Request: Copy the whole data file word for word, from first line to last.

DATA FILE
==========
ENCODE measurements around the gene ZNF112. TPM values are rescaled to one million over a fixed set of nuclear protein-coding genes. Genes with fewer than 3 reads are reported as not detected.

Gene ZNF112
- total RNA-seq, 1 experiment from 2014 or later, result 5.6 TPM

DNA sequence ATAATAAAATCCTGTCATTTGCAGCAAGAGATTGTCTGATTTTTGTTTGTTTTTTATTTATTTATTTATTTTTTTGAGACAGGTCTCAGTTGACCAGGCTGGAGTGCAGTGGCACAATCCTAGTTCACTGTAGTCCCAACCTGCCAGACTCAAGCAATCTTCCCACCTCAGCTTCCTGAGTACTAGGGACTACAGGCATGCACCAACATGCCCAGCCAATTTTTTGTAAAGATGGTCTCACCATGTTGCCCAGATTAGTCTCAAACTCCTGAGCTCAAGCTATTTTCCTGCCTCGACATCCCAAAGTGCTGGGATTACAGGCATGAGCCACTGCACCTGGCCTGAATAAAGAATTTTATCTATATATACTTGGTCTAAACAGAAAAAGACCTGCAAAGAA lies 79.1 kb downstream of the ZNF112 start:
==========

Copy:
ENCODE measurements around the gene ZNF112. TPM values are rescaled to one million over a fixed set of nuclear protein-coding genes. Genes with fewer than 3 reads are reported as not detected.

Gene ZNF112
- total RNA-seq, 1 experiment from 2014 or later, result 5.6 TPM

DNA sequence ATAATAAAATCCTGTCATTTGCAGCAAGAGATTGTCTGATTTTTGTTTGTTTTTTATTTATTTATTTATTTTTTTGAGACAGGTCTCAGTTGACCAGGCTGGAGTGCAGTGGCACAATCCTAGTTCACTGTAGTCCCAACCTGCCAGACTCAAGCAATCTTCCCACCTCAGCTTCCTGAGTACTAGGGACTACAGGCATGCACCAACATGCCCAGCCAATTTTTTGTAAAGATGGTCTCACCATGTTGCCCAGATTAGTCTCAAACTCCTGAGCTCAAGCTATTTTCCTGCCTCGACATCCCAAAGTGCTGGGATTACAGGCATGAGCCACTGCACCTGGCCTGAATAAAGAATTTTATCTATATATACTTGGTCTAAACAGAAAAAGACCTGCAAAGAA lies 79.1 kb downstream of the ZNF112 start: